Mr. MULLIGAN. To the so-called monument or landmark.
Mr. GRAY. Or to the improvements ?

Mr. MULLIGAN. That is right. We have ascribed no value to the improvements on the land.

Now, I say this because it is a fact, and I wrestled hard with the question of trying to place a value on the monument, and I consider it is incalculable. Therefore, the lease, as we visualize it, would not include in the valuation base any amount representing the present station. We would expect to include in the value base the $5 million or less that might be spent for new improvements, but nothing for the existing improvements.

Mr. GRAY. The new improvements would be in connection with the visitor center?


Mr. GRAY. And you would provide up to $11 million for the parking facility and $5 million for remodeling the existing Union Station, and $3.5 million for a new railroad terminal, making a total investment of $19.5 million plus the existing investment plus the air rights over the tracks, and the aggregate cost to the United States for the leases would not exceed $2.9 million a year for a term of not more than 20 years?

Mr. MULLIGAN. That is right. Mr. Chairman, I think we should recognize that all of these figures are ceilings, they are maximum figures.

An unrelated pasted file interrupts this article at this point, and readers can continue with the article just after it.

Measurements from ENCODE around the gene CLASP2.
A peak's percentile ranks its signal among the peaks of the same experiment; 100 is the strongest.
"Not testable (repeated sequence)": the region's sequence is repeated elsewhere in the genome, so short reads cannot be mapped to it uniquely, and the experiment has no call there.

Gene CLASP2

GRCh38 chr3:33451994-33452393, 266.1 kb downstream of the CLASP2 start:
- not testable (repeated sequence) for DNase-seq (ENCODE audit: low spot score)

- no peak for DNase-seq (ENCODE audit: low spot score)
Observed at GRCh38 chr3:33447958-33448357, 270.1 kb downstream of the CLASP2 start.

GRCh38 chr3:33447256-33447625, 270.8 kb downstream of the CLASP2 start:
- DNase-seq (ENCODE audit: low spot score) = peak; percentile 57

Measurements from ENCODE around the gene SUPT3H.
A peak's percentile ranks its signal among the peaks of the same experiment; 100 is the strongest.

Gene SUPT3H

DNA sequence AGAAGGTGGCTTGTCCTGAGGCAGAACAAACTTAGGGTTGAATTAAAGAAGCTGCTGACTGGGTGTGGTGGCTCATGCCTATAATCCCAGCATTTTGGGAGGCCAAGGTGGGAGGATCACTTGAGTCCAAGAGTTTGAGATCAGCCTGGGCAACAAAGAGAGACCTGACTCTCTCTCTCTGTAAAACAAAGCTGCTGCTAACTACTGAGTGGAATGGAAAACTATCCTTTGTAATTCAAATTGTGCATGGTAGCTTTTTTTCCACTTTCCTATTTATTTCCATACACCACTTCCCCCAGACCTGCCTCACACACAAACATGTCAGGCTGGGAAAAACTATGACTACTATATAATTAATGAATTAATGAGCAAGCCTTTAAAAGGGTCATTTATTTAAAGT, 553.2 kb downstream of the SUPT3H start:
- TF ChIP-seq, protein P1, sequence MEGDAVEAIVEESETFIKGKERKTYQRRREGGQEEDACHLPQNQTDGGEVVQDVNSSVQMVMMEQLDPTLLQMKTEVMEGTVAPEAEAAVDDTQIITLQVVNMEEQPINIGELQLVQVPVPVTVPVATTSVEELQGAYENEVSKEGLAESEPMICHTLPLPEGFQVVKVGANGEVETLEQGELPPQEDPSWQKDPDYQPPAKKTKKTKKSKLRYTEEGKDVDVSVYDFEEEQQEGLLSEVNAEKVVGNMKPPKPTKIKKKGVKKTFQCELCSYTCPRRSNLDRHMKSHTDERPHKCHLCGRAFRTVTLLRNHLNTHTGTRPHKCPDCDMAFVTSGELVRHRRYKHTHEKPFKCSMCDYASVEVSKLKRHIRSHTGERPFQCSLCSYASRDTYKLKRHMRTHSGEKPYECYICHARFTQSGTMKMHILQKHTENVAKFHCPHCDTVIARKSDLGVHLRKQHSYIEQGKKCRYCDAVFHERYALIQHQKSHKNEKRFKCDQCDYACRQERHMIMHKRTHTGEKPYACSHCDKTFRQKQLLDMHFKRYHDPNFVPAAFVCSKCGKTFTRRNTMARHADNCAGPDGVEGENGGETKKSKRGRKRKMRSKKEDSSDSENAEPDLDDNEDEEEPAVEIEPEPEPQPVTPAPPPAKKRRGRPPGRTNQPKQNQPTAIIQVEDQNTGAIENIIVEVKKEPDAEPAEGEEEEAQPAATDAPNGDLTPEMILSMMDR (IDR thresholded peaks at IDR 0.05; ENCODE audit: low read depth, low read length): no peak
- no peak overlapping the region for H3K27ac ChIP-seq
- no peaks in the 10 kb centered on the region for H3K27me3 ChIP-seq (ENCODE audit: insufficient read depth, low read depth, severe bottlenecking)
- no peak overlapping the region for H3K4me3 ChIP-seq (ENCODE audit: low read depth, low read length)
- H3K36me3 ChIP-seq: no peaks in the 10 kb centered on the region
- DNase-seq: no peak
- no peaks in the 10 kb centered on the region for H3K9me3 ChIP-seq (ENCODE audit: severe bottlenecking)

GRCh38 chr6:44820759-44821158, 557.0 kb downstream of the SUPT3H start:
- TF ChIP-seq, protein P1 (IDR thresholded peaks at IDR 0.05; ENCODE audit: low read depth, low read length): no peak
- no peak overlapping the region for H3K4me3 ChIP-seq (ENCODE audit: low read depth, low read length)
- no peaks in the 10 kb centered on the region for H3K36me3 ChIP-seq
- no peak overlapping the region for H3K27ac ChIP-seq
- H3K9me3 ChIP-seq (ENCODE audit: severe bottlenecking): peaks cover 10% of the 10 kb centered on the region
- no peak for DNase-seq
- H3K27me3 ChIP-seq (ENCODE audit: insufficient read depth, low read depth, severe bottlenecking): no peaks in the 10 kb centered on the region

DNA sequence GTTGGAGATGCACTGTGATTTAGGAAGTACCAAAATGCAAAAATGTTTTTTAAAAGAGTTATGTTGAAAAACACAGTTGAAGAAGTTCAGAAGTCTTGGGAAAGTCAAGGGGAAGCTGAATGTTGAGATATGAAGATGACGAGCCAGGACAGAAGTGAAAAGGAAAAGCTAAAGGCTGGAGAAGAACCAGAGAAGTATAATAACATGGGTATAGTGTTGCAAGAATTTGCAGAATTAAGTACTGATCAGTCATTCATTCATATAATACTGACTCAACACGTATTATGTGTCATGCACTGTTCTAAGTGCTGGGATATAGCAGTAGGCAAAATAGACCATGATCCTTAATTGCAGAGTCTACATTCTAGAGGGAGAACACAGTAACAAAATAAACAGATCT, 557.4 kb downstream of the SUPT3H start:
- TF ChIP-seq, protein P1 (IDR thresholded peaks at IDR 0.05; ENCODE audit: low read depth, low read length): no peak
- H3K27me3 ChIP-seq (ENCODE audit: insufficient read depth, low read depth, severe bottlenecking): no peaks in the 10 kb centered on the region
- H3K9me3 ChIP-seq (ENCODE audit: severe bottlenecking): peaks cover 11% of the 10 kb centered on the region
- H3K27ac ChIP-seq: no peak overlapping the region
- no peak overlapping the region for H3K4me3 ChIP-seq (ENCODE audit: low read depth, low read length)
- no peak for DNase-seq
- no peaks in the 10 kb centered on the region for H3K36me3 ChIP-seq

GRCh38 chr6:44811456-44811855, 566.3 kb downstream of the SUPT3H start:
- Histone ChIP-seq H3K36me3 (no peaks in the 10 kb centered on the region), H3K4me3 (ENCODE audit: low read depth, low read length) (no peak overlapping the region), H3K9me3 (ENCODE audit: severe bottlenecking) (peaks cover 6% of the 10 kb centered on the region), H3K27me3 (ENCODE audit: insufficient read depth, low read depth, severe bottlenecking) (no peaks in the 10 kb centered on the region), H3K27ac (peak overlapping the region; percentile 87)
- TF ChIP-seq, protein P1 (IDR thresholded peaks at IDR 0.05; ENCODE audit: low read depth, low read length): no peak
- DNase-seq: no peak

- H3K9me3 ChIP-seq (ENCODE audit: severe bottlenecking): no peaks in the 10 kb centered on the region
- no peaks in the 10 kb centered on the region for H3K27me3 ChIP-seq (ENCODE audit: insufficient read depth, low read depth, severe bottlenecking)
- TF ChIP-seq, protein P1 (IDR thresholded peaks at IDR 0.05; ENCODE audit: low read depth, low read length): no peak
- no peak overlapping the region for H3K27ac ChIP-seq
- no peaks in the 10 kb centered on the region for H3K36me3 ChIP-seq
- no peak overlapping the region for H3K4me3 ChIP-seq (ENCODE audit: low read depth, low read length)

Mr. Gray. You would have no objection to this committee writing in that the exact figures would be determined through negotiation but not to exceed $2.9 million?

Mr. MULLIGAN. I would prefer to go with Mr. Knott's figure of not to exceed $3 million.

Mr. GRAY. We are talking about less than a $100,000 a year differ

Mr. MULLIGAN. Yes, the point, sir, is this: I don't think any of us know now precisely what the $11 million will buy. Hopefully, it will buy 4,000 spaces. It might well prove that it would be a few more. My own guess is it will be less. So that if the $11 million will only buy 3,000 spaces, that is what it will buy.

I know you understand, Mr. Chairman, as do the other members who served on the Study Commission, there is ample additional area, up to 300 acres, but I think this should be clear, we get as the parking facility what the $11 million will buy. Still to be worked out as to design would

be the new station facility. We continue to recognize that this is the Nation's Capital and that passengers arriving by train should have an adequate facility, and we intend to provide one, and the present thinking of ours and your consultants is that the new station facility would be incorporated in what you can imagine will have to be a very massive structure.

Mr. GRAY. For parking ?

Mr. GRAY. You contemplate that visitors arriving by automobile or by train or by subway or by helicopter would go through the Visitor Center. This would

be a part of the overall complex. Mr. MULLIGAN. Definitely. Mr. GRAY. But not in the existing structure?


Mr. MULLIGAN. It would be incorporated physically in the parking facility. Bear in mind that to shoot for 4,000 parking spaces would require, depending somewhat on how the ramps are laid out, a total of 1,400,000 square feet. The new station would, we think, require possibly 150,000. So it tucks in there very nicely and its precise location would be dictated by that which is optimum from the standpoint of all uses.